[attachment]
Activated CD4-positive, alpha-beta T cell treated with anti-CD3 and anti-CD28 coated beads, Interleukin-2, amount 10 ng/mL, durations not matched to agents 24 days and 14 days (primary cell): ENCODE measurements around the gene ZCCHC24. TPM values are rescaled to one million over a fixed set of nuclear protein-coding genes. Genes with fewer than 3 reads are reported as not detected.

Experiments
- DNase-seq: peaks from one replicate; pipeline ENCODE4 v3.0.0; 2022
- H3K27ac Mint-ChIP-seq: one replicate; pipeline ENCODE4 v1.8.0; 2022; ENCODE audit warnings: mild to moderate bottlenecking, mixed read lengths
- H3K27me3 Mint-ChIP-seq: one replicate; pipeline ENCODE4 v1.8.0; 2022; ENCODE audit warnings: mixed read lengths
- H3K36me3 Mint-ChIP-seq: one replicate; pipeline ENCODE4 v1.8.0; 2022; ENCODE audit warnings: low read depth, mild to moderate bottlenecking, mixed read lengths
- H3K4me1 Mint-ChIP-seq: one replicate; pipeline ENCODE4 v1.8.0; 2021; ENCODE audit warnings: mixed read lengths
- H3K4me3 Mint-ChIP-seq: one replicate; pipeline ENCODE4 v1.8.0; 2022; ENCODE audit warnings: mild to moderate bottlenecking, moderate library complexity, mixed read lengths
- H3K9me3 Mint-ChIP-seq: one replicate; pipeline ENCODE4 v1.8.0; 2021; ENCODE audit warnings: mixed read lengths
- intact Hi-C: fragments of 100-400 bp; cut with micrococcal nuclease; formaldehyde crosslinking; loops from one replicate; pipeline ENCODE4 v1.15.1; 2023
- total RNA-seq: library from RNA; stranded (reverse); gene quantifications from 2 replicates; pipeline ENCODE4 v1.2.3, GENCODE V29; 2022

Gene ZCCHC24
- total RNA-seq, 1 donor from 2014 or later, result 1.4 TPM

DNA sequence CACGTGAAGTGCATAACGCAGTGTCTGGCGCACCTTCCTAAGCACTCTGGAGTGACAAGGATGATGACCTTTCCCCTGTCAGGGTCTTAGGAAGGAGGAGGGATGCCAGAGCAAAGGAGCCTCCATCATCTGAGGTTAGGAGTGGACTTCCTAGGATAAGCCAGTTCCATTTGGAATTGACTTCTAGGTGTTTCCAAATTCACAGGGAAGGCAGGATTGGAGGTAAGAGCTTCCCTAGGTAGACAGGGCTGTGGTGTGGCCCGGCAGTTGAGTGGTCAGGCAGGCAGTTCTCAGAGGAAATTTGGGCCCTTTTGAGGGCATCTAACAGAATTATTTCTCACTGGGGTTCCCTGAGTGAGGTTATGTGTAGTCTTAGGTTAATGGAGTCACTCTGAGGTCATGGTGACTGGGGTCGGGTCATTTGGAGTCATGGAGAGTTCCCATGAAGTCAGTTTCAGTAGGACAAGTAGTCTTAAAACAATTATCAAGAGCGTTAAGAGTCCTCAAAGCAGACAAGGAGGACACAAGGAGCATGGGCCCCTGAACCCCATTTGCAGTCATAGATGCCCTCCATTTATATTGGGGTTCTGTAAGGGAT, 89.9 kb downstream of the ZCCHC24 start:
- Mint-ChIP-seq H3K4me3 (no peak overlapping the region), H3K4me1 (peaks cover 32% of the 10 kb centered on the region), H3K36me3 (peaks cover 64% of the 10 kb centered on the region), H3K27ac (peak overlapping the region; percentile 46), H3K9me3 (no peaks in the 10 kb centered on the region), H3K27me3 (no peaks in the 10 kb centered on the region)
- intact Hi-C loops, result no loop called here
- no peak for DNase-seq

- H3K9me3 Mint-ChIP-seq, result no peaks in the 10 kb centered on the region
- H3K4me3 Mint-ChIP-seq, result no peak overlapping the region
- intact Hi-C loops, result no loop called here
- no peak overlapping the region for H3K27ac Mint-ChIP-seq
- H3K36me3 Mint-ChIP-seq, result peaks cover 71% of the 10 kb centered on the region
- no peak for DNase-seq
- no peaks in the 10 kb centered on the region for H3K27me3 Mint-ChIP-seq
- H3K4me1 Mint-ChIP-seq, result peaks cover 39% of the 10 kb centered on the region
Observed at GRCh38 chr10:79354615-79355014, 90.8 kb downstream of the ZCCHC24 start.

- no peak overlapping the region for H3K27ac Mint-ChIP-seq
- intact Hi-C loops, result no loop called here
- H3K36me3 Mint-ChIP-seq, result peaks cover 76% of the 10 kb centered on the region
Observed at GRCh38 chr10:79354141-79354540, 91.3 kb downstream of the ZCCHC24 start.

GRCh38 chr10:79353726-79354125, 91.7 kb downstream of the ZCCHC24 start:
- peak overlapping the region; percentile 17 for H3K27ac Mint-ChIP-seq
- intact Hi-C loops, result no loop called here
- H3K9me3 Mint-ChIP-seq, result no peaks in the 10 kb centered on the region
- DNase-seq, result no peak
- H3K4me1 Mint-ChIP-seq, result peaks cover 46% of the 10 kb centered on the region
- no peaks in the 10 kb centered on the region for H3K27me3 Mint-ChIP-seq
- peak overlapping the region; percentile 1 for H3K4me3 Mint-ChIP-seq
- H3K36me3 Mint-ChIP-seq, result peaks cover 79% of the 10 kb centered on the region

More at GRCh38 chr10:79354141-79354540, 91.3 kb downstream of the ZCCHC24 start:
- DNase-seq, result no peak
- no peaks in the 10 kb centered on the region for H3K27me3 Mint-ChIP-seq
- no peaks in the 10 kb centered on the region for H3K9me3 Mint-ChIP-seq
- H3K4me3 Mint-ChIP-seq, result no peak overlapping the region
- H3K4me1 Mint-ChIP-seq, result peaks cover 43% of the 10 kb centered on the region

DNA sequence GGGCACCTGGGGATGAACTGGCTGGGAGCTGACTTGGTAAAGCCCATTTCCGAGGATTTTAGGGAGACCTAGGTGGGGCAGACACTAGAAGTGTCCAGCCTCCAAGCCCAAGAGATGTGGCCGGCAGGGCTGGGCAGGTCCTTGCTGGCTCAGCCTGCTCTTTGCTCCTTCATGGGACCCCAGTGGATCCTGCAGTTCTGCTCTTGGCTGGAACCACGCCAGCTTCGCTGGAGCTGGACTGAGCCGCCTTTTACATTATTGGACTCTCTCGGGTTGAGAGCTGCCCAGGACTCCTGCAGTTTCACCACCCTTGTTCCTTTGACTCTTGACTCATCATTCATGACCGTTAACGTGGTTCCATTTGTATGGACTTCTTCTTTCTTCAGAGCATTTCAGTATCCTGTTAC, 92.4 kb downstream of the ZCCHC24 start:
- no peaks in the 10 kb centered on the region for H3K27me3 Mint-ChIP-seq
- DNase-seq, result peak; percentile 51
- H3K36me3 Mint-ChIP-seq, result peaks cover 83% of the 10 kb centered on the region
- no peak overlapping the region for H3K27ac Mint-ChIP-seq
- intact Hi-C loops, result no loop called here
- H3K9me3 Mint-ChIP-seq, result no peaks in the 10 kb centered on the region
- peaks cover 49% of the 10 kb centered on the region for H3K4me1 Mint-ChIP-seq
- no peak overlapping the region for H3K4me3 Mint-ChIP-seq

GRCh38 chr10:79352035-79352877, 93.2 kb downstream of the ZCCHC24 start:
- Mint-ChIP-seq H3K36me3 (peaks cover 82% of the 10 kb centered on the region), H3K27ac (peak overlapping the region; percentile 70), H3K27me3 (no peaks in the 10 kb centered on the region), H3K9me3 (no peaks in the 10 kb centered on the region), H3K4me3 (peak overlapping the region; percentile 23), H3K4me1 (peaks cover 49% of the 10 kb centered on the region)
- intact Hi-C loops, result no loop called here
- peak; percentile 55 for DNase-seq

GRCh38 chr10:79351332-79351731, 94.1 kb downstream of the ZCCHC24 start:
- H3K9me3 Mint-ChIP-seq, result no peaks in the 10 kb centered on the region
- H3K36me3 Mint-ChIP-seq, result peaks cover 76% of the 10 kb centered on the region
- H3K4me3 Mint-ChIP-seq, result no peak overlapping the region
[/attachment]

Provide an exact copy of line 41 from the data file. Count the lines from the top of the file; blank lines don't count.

- DNase-seq, result no peak